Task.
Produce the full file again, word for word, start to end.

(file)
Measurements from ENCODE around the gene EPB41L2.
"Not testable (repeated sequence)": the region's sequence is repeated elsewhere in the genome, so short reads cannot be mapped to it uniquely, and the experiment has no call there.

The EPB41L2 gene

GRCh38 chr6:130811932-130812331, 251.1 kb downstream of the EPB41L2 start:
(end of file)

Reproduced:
Measurements from ENCODE around the gene EPB41L2.
"Not testable (repeated sequence)": the region's sequence is repeated elsewhere in the genome, so short reads cannot be mapped to it uniquely, and the experiment has no call there.

The EPB41L2 gene

GRCh38 chr6:130811932-130812331, 251.1 kb downstream of the EPB41L2 start: